Dirt temperature needs to be a minimum or 50 or 55f to germinate seed
and depending on grass type that takes 5-14 days. Im not sure but I
think it needs to then also grow for a period of time to establish or
it would die rather than go dorment. Measure dirt temp and figure your
timeline. Im midwest and already had a frost here so I am to late,
but maybe your area will be warmer longer.
You should still be OK. The window of opportunity in that area is
from early Sept until about now. It would have been better to have
done it in Sept, but I've done it in coastal NJ this time of year with
good results. Doing it earlier would give it more chance to get
established before the hard cold of winter. It also depends on what
you're doing and where exactly you are. Even here, NW NJ is a lot
different than coastal NJ, etc. And depends on the grass, tall
fescue will germinate in 6 days, while blue grass can take more than
twice as long and is slower to establish.
If you;re just hitting some problem spots, I'd definitely do it. If
it's trying to establish a whole new lawn, I might still do it, but it
is more risk. Make sure to put down starter fertilizer to help it
On Oct 15, 10:46 am, email@example.com wrote:
Try it. Here the soil temperature is often not that warm. But grass
Just for reference the temperature of the cold water coming into the
house several feet down is about 45 to 50 degrees all year round. With
a short summer and not much sunlight doubt if our soil temperature
gets above 60 at best of times.
If you are just loking for some greenery or errosion control you
can put some rye grass seed out (annual) until you get your next
optimal chance to seed in the spring. Rye grows fast and i have
had luck germinating in those temp ranges when other seed would
Fall _is_ the optimum seeding time for the cool-weather grasses and it
is highly unlikely to be too late in "Mid-Atlantic" area although that
is quite a bit of latitude of where could fall into that description.
I'd suggest OP simply pick up the phone and talk to local County Agent
and see what their recommendations are.
It's possible to throw seed out midwinter on the snow and have it melt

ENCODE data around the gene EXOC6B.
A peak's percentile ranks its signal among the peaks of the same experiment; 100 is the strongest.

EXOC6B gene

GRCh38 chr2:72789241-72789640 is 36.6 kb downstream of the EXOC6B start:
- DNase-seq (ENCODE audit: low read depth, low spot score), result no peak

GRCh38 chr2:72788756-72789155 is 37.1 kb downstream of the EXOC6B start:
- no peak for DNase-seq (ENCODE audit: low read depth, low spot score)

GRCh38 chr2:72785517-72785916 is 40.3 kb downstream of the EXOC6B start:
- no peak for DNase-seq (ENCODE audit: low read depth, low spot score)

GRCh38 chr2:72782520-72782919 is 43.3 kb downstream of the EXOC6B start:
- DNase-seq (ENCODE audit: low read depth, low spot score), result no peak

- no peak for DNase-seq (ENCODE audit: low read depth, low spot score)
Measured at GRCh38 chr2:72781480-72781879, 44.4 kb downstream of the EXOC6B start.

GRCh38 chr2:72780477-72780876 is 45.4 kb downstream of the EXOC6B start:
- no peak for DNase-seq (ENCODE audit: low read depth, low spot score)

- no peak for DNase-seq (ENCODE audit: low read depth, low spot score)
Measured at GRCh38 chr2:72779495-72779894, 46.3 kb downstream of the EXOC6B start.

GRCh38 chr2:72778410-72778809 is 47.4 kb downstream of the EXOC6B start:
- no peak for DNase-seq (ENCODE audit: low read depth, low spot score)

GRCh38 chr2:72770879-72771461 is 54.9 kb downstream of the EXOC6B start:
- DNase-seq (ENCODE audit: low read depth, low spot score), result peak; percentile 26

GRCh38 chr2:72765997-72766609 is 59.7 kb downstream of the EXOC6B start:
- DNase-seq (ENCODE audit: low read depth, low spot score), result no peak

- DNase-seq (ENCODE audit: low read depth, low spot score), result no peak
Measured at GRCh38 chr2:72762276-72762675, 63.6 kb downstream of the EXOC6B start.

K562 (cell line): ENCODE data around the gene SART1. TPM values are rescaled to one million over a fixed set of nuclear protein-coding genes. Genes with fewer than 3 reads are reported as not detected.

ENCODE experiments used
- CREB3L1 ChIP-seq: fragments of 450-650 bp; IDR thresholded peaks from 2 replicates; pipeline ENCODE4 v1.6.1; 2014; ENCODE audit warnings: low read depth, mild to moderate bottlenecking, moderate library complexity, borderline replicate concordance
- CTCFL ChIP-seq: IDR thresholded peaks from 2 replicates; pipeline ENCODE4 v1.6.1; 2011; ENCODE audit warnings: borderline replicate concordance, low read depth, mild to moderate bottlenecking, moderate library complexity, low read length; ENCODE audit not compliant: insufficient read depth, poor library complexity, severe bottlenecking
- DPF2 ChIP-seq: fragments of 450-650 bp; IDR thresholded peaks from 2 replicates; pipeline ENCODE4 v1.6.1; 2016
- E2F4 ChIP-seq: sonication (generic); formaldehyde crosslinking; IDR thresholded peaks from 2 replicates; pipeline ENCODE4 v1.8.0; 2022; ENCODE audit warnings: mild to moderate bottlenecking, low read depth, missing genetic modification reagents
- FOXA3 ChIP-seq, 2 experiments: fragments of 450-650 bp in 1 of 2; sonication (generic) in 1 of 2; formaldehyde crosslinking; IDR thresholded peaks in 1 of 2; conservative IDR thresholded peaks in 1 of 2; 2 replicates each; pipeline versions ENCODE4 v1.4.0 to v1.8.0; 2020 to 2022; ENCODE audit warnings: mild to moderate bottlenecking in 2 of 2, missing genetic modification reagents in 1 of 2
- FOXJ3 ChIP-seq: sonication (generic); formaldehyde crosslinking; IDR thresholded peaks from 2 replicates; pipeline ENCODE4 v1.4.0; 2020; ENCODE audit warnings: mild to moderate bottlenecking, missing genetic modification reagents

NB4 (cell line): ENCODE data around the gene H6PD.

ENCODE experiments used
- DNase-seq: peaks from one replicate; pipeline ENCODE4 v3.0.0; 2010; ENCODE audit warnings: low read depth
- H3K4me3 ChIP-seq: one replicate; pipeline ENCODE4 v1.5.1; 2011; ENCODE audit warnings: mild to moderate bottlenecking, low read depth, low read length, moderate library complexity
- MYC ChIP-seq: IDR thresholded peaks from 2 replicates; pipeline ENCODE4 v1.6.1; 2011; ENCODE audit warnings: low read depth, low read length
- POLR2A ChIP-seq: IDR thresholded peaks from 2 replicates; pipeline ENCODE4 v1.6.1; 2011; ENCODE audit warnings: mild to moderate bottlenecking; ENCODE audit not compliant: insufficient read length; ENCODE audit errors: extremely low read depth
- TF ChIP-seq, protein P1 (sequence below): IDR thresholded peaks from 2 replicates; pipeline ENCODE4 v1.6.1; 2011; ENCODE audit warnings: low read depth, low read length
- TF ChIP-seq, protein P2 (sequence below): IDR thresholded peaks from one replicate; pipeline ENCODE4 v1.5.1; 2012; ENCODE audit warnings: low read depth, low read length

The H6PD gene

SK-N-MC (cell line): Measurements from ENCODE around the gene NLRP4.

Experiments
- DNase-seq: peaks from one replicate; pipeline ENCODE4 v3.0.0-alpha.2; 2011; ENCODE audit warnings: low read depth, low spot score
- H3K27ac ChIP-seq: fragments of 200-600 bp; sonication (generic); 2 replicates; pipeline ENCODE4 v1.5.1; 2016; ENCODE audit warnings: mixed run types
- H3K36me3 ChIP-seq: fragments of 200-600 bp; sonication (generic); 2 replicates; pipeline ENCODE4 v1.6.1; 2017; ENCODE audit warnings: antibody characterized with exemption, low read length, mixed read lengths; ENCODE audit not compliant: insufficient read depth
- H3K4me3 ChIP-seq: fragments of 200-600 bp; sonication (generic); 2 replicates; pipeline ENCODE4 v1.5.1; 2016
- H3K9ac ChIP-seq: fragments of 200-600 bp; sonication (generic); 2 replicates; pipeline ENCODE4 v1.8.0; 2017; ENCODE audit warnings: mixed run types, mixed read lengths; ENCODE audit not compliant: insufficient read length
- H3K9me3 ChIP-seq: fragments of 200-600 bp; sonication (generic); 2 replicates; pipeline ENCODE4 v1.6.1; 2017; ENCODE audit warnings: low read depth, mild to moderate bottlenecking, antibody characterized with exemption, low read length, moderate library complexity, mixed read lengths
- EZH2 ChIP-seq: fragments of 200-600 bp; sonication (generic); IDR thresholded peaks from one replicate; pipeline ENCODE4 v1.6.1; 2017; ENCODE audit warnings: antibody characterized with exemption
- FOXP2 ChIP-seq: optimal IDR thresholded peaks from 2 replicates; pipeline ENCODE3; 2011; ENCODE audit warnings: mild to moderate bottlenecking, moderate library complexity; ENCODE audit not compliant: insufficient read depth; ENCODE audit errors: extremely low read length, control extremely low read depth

into the ground and get covered by the freeze/thaw cycle to germinate in
spring quite successfully in many areas.
Spring is when folks think of seeding but in many places it either turns
hot and/or dry early that is quite stressful for establishing lawns that
will do far better in fall.
That is what I always heard, you want to get it in the last snow storm
of the season. In the DC area that would be any storm right before
Easter. The rule of thumb is it never snowed after Easter. I am not
sure I ever saw that rule broken in the 38 years I lived there.
I'm same area. VB. Yes, we can still seed. 3 weeks ago was optimal but
we'll have enough warm days ahead that it will germinate and get a decent
bed going before long term cold hits. We'll have a few cold days but it
doesnt really get cold until mid-December. This weekend will be wet and
rainy but that won't hurt it any.
Your nym indicates why you might be attracted to grass, but I must tell
you, one of the best things I ever did was rip out my lawn and replace
it with gravel, a small patio area, and low-maintenance native
Now I can spend less time mowing the lawn and more time practicing my
12-ounce curls on Saturdays.
Here\'s some of my work:
I thought one of the big time saving trends of late is to rip out
the grass and put in one of the new turf grasses that fool all
but the mot scrutinous eye ?
I doubt it compares to the cost of gravel though.
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